Construction disputes are fairly common in Pittsburg and elsewhere in Pennsylvania. Most can be resolved without going to court through a process called arbitration. The goal is to resolve the issue privately without litigation.
How construction disagreements progress
Disputes arising during construction are some of the more common types of business dispute. They can happen due to disagreements between contractors, property owners or other stakeholders, such as building designers, subcontractors, and suppliers.
The most common construction disputes involve:
- Construction delays
- Quality or type of materials
- Project design
- Quality of work
If there’s a dispute, there are several possible courses of action. The first would be negotiation. When that doesn’t work, then mediation or arbitration should be considered. Barring any of these options, there’s little other choice than filing a lawsuit.
Resolving disputes without going to court
Unless the offense is particularly egregious, such as injury or fraud, then construction litigation should be a last resort. One of the more common remedies in a construction dispute is arbitration.
Although both processes involve taking a dispute to a neutral third party for resolution, arbitration differs from mediation in several key ways. With mediation, the clients control the process and determine the outcome with guidance from the mediator. However, the conclusions reached in mediation are only legally binding if the parties reach and sign a settlement agreement. Either side can halt the process at any time before signing the settlement.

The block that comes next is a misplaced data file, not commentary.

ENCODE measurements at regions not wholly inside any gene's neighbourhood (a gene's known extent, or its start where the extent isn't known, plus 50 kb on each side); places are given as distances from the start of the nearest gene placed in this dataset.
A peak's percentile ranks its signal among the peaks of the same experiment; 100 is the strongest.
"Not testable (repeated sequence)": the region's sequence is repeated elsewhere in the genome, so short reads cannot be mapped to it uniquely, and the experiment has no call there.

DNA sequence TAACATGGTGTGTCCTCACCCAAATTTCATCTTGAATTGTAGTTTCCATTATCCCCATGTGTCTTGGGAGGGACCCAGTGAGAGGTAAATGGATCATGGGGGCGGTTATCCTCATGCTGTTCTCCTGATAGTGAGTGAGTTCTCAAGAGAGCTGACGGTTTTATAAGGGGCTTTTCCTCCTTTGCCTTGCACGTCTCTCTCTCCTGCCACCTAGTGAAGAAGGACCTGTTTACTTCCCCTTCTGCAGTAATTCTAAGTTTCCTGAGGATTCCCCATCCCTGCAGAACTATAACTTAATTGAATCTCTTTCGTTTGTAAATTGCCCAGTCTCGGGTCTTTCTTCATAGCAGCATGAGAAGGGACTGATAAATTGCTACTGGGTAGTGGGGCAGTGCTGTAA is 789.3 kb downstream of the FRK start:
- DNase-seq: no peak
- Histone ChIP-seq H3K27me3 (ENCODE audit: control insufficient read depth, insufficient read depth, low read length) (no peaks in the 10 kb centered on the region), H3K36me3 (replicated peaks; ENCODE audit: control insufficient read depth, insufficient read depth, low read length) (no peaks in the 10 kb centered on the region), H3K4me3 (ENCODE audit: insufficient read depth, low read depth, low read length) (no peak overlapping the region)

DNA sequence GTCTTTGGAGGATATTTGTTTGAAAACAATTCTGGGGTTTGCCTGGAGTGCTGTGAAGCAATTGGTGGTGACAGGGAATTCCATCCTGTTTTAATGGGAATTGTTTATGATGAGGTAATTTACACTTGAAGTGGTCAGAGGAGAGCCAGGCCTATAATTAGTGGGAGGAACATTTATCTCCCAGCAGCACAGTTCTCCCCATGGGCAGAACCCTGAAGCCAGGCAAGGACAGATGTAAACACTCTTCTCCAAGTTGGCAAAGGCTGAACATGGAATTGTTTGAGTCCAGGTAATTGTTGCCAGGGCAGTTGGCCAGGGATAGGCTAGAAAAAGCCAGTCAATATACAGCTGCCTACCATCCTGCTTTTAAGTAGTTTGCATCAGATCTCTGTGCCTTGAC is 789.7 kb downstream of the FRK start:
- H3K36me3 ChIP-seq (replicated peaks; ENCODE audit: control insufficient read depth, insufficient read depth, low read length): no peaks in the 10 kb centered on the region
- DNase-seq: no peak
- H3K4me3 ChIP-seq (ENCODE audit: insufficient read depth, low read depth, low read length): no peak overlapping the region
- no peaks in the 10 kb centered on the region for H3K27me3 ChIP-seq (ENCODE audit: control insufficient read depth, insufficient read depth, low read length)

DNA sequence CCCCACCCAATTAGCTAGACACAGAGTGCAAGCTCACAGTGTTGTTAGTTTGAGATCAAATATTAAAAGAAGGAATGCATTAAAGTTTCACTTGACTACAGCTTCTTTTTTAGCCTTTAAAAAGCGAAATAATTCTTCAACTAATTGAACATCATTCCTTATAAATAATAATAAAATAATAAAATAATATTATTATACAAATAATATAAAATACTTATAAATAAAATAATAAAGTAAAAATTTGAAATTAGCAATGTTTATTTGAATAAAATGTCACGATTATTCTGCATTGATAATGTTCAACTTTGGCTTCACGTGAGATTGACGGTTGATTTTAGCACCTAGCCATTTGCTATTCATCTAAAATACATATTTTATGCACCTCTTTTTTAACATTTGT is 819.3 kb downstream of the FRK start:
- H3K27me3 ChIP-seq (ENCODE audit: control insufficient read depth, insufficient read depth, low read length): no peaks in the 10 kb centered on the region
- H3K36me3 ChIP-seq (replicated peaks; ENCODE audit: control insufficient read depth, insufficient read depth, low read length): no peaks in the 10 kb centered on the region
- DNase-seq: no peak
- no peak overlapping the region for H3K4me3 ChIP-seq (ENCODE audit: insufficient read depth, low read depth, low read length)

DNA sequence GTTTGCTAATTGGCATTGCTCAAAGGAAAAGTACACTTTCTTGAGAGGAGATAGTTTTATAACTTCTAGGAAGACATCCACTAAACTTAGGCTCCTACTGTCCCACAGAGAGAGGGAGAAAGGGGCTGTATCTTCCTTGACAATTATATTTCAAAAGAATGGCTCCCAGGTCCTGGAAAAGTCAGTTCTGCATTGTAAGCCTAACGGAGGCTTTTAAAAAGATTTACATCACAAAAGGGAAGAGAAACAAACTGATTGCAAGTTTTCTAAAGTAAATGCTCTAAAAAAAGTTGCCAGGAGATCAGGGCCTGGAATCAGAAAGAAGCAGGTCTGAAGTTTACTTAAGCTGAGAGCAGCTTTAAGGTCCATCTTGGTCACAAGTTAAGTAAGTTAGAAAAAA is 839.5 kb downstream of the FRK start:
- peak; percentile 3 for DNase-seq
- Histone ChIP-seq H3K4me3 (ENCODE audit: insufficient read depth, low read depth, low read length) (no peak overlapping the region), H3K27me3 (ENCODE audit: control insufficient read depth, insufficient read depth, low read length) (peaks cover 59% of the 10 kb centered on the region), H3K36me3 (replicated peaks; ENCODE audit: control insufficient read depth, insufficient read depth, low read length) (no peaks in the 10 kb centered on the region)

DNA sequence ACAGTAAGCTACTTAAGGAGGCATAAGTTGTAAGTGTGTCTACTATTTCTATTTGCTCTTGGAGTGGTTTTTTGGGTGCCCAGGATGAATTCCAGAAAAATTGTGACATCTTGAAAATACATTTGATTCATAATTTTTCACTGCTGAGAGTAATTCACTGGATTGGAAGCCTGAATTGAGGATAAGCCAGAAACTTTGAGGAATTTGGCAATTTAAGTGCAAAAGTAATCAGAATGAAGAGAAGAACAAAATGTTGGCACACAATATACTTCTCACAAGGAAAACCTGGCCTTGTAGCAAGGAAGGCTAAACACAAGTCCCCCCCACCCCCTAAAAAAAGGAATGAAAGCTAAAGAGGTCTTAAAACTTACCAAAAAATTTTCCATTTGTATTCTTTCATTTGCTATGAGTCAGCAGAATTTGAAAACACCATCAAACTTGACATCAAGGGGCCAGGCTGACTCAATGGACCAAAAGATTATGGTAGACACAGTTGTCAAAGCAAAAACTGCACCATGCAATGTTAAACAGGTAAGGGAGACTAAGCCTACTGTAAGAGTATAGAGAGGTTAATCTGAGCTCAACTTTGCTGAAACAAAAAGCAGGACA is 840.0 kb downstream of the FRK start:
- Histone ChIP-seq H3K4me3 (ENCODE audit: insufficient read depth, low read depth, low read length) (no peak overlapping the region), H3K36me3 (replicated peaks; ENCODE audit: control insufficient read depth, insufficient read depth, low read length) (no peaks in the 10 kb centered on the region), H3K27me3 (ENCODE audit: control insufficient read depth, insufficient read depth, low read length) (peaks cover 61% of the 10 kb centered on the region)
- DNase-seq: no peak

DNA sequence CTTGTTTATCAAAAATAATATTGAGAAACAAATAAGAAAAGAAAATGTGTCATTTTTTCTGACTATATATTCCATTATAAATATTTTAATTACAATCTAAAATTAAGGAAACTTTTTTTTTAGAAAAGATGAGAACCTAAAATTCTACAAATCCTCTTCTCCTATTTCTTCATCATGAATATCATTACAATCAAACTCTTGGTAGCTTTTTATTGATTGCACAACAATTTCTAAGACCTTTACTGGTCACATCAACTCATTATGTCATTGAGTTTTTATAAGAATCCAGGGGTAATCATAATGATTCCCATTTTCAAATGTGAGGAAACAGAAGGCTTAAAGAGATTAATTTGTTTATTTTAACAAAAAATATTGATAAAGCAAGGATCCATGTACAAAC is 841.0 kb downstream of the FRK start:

With arbitration, the arbitrator controls the process and the outcome. The results are also legally binding. Unlike litigation in court, the outcome of an arbitration cannot be appealed.
How to avoid construction disputes
The best way to handle construction disputes is to avoid them in the first place. This can be accomplished first of all through clear communication between the parties. All terms should be spelled out n clear, concise language and written down on paper and/or electronic media.
Contractors should let the client know exactly what is covered in the contract, when and how the work will be accomplished, the payment terms, and any remedies if they cannot deliver as promised. Any work that involves an extra fee or extension of the completion date should also be included.
For example, if the new roof doesn’t include gutters, that should be clearly stated in the contract. All parties should also negotiate and agree to any changes in the contract.